October 24, 2014

Medina
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(Updated) Browns on hold: Eagles enter picture as serious contender for Oregon coach Chip Kelly

The courting of Chip Kelly continues.

The Browns had hoped to finalize a deal with the University of Oregon coach, but as of Sunday morning he hadn’t decided between the Eagles, the Browns and returning to Oregon.

It’s a fascinating duel between Browns CEO Joe Banner and the Eagles’ front office. Banner helped run the Eagles for nearly two decades before leaving last year, and he was childhood friends with owner Jeffrey Lurie.

Losing Kelly would be a huge blow to Browns owner Jimmy Haslam and Banner, who are conducting their first coaching search together after firing Pat Shurmur on Monday.

Kelly was reportedly their clear-cut first choice even before Shurmur was fired, and the Browns’ brass set up camp in Arizona all week as they waited for Kelly to coach the Ducks on Thursday night in the Fiesta Bowl.

Kelly, 49, reportedly told the Browns on Friday he would have dinner with them Saturday when he was done meeting with the Eagles. But the Eagles dragged lunch into dinner, meeting with him for nine hours. It’s unclear if the Browns have met with him again.

If Kelly winds up in Philadelphia, it would be a comeback victory.

The Eagles’ contingent returned to Philadelphia on Friday after Kelly to Cleveland appeared to be a done deal. But Kelly and agent David Dunn decided to fulfill their schedule and meet with the Bills and Eagles. Lurie, general manager Howie Roseman and team president Don Smolenski boarded a plane Saturday morning and flew back to Arizona.

The Browns still appeared to have the inside track — NFL.com reported Saturday afternoon they were the “overwhelming favorite” — but the Eagles weren’t going down without a fight.

The Philadelphia Inquirer reported Kelly was expected to make a decision by the end of Saturday night. But nothing had been decided as of this morning. Last year, Kelly appeared set to become coach of the Tampa Bay Buccaneers only to return to Oregon.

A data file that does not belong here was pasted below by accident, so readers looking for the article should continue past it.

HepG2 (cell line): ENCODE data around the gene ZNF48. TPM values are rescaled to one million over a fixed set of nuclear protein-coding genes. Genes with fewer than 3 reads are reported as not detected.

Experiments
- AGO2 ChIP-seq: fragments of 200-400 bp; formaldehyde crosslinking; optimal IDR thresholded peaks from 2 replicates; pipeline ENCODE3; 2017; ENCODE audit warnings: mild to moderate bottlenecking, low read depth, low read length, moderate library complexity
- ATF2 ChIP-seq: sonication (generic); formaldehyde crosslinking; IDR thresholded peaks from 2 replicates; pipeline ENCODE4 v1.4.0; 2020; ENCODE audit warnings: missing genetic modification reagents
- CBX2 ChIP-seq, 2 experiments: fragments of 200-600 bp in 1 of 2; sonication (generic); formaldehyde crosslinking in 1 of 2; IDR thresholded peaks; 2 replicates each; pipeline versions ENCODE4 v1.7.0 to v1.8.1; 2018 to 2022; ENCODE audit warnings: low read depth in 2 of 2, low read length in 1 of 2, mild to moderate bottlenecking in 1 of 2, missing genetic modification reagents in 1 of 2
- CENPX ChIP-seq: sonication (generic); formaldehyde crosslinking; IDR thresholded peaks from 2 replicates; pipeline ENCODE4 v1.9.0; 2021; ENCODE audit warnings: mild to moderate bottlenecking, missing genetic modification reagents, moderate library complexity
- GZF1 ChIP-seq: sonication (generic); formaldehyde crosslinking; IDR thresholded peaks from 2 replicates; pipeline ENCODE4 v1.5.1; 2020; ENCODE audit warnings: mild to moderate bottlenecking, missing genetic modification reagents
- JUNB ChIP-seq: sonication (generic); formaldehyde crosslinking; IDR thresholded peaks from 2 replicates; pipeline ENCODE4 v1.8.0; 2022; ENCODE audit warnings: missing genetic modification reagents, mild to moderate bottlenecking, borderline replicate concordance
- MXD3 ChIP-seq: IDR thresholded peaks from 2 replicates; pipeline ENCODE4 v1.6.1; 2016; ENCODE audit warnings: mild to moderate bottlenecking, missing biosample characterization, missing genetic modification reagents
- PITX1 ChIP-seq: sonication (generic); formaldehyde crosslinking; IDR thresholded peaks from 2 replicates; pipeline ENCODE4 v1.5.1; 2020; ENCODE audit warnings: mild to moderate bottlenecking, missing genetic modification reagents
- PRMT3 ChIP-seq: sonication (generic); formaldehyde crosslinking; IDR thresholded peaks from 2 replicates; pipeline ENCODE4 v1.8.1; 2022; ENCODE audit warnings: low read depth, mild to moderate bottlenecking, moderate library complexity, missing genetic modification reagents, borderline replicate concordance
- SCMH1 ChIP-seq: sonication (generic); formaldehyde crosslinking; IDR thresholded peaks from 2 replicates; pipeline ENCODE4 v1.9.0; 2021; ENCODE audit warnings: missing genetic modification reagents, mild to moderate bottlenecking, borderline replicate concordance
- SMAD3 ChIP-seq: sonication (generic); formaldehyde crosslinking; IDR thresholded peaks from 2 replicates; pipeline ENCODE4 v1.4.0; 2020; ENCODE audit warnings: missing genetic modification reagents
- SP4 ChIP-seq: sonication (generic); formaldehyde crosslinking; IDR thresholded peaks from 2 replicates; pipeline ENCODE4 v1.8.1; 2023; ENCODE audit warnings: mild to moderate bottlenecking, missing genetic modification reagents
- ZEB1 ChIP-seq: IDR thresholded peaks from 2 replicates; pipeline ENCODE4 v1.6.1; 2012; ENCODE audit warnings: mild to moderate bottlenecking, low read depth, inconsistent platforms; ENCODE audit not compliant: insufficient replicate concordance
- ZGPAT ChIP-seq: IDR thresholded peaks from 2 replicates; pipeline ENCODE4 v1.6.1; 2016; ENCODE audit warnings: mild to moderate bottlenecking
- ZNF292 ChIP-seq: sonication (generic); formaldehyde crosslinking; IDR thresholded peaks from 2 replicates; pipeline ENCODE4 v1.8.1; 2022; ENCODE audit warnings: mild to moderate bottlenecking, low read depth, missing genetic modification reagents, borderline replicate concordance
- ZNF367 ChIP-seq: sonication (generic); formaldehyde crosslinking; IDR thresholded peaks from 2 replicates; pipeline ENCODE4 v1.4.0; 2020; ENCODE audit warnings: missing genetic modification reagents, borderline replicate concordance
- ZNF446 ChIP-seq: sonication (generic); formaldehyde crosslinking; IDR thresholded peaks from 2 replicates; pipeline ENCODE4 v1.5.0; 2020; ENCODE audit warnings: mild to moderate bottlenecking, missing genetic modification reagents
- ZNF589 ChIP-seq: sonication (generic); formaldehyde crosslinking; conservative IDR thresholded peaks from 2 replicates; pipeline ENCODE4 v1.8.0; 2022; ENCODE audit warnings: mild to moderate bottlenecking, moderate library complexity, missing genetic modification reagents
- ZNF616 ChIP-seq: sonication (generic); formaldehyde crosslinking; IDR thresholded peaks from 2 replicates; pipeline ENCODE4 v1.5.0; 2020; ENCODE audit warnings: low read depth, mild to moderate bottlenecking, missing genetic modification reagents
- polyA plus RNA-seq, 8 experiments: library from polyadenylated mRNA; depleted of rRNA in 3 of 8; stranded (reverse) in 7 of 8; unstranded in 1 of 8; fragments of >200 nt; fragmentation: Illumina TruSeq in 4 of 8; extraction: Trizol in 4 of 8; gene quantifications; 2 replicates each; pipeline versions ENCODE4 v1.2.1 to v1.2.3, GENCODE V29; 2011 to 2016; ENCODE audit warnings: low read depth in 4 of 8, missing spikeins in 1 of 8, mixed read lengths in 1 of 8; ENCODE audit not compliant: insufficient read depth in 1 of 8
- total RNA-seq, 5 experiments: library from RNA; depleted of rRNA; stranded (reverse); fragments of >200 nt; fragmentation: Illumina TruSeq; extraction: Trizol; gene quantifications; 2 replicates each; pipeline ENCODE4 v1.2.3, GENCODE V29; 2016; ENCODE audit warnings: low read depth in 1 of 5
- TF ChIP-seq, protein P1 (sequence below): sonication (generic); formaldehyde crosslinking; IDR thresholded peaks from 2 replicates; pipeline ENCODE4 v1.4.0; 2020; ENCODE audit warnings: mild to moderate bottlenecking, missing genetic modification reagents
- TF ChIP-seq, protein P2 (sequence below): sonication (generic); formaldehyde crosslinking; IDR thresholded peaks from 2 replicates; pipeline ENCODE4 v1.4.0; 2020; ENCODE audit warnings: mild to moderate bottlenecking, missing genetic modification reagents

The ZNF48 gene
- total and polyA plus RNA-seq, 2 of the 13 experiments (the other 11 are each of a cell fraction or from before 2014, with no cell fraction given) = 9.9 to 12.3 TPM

The Browns held to their policy of not commenting until they make a hire.

The Browns’ backup plan of Syracuse’s Doug Marrone is no longer viable. He agreed to coach the Bills early Sunday morning, according to multiple reports.

The Browns reportedly met with Marrone on Saturday for the second time this week after the Eagles returned to Arizona to meet with Kelly.

NFL.com’s Ian Rapoport reported the Browns were trying to figure out their choice between Kelly and Marrone.

Marrone would’ve been a letdown for many fans. He was a virtual unknown a week ago, but fits Banner’s profile of doing extensive research to unearth a quality candidate.

Marrone, 48, was born in the Bronx and played offensive line at Syracuse and in the NFL for two seasons. He was 25-25 in four years at Syracuse, turning around a dismal program.

Unlike Kelly, he has NFL experience as a player and coach.

The Browns did their due diligence during the week, interviewing Cardinals defensive coordinator Ray Horton, ex-Cardinals coach Ken Whisenhunt and Penn State coach Bill O’Brien. O’Brien signed an extension to stay at Penn State.

But Kelly was their primary target.

He is a relative newcomer to big-time football. He graduated from the University of New Hampshire in 1990 and spent 14 years there as an assistant in two stints.

He didn’t reach Division I until 2007, when Oregon hired him as offensive coordinator. He became head coach in 2009 and became the first coach in history to reach a BCS bowl game in each of his first four seasons.

Kelly lost 22-19 to Auburn and Cam Newton in the national championship in January 2011, but compiled a 46-7 record. The Ducks went 12-1 this season, averaging 49.6 points and 537.4 yards per game. The Browns went 5-11, averaging 18.9 and 314.2.

Oregon won 12 games for the third straight season. The Browns have lost at least 10 games for five straight years, tied for the second-longest stretch in NFL history.

Contact Scott Petrak at 329-7253  or spetrak@chroniclet.com. Fan him on Facebook and follow him on Twitter.